This was so grievous a march, and he was so tired, that he was even ready to despair, and to prefer being taken and suffered to rest, before purchasing his safety at that price. His shoes had, after a few miles, hurt him so much that he had thrown them away, and walked the rest of the way in his ill stockings, which were quickly worn out, and his feet, with the thorns in getting over hedges, and with the stones in other places, were so hurt and wounded, that he many times cast himself upon the ground with a desperate and obstinate resolution to rest there till the morning, that he might shift with less torment, what hazard soever he ran. But his stout guide still prevailed with him to make a new attempt, sometimes promising that the way should be better, and sometimes assuring him that he had but little farther to go; and in this distress and perplexity, before the morning, they arrived at the house designed, which though it was better than that which he had left, his lodging was still in the barn, upon straw instead of hay, a place being made as easy in it as the expectation of a guest could dispose it. Here he had such meat and porridge as such people use to have, with which, but especially with the butter and cheese, he thought himself well feasted, and took the best care he could to be supplied with other, but little better, shoes and stockings, and after his feet were enough recovered that he could go, he was conducted from thence to another poor house, within such a distance as put him not to inuch trouble ; for having not yet in his thought which way or by what means to make his escape, all that was designed was only, by shifting from one house to another, to avoid discovery. And being now in that quarter which was more inhabited by the Roman Catholics than most other parts in England, he was led from one to another of that persuasion, and concealed with great fidelity. But he then observed that he was never carried to any gentleman's house, though that country was full of them, but only to poor houses of poor men, which only yielded him rest with very unpleasant sustenance; whether there was more danger in those better houses in regard of the resort and the many servants, or whether the owners of great estates were the owners likewise of more fears and apprehensions.” At last the king, as is well known, was taken to the house of Mr. Lane, a Protestant gentleman of remarkably high character, and trusted by both persuasions. From thence he rode before Mrs. Lane to Bristol, in the disguise of a neighbour's son, and finally escaped to France, after having been recognised by many persons, and betrayed by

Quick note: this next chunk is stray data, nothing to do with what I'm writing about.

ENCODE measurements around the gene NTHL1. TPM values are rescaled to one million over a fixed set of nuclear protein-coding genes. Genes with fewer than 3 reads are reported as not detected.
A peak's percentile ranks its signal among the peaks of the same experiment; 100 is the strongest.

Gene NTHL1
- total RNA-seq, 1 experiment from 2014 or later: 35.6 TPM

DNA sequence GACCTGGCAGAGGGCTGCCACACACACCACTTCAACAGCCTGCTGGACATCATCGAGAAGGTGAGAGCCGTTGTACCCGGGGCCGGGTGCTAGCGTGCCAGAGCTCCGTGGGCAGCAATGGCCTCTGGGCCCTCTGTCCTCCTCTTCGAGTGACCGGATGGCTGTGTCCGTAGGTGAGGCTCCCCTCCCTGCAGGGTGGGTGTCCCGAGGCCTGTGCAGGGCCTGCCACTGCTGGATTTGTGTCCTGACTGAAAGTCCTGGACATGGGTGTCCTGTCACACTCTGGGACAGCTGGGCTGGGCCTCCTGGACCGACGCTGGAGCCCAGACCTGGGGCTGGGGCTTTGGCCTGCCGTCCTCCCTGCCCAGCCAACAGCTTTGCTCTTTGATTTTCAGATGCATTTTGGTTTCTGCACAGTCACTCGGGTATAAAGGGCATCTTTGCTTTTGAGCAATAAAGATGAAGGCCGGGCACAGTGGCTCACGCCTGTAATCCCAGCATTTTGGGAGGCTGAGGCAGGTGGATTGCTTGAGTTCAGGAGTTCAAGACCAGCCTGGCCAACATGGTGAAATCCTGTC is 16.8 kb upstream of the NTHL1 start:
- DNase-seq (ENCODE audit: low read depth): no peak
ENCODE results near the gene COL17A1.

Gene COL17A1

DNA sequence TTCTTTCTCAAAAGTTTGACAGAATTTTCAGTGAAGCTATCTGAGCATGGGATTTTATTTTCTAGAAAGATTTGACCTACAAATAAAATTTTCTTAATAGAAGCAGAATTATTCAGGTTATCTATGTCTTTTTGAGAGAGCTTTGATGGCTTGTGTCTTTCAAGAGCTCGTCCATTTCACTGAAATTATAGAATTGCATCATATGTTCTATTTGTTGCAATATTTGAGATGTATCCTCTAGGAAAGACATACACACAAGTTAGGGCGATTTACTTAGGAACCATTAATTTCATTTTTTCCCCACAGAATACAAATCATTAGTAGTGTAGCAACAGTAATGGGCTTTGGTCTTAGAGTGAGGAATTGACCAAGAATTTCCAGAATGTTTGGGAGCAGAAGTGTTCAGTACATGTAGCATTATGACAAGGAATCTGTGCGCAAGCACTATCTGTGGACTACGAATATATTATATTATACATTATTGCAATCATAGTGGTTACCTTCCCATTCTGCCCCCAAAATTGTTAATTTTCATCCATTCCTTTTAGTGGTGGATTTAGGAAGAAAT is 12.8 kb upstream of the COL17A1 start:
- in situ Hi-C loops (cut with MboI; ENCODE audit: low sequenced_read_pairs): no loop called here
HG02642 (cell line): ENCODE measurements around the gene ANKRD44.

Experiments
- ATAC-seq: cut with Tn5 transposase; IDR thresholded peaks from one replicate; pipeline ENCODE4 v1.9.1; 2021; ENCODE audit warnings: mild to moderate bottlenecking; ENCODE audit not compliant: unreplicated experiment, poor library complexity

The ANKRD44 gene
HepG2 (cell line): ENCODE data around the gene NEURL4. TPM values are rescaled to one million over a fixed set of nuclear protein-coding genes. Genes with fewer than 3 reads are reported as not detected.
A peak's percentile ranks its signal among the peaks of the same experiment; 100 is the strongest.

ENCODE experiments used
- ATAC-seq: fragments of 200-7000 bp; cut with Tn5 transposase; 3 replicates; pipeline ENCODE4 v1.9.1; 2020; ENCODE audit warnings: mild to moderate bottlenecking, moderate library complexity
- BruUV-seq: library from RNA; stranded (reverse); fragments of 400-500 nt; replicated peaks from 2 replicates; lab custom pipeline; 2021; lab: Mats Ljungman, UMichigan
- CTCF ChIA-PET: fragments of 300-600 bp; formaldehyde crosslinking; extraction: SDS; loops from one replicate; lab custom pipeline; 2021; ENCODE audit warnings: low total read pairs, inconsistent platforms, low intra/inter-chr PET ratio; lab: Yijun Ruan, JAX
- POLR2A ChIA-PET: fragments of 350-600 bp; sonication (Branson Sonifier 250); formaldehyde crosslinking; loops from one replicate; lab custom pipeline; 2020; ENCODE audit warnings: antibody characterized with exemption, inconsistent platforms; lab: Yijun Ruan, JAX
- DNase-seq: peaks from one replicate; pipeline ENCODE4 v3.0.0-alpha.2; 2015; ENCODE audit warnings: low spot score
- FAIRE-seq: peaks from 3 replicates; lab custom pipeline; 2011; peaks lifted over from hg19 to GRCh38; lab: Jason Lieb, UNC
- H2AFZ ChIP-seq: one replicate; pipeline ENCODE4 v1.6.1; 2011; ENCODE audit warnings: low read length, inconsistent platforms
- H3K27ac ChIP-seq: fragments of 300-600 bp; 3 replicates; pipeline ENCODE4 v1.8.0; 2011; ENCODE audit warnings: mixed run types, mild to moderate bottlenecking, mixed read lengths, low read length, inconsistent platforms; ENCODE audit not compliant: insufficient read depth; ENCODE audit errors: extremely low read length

MISCELLANEOUS. How superior is a poor man with a rich spirit, to a rich man with a poor spirit ! To borrow the expression of St. Paul, he is " as liaving nothing, and yet possessing all things.” While the other presents the melancholy reverse ; he is as possessing all things, and yet having nothing. The first hopes everything and fears nothing; the last hopes nothing and fears everything. There is no absolute poverty without poverty of spirit. The sunshine of the mind gives only the bright side. He who lives under its influence, is courted by all men, and may, if he will, enjoy their goods without their troubles. The world is, as it were, held in trust for him ; and, in freedom from care, he is alone entitled to be called a gentleman. He is the most independent of all men, because fortune has the least power over him. He is the only man that is free and unfettered; he may